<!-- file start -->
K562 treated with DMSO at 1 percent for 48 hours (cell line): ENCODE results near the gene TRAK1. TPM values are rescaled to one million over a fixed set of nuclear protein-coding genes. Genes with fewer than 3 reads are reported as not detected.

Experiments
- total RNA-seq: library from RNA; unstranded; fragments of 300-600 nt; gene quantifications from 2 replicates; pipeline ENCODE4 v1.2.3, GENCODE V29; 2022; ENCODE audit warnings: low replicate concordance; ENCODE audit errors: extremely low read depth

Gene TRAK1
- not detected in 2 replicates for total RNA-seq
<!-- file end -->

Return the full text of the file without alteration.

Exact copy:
K562 treated with DMSO at 1 percent for 48 hours (cell line): ENCODE results near the gene TRAK1. TPM values are rescaled to one million over a fixed set of nuclear protein-coding genes. Genes with fewer than 3 reads are reported as not detected.

Experiments
- total RNA-seq: library from RNA; unstranded; fragments of 300-600 nt; gene quantifications from 2 replicates; pipeline ENCODE4 v1.2.3, GENCODE V29; 2022; ENCODE audit warnings: low replicate concordance; ENCODE audit errors: extremely low read depth

Gene TRAK1
- not detected in 2 replicates for total RNA-seq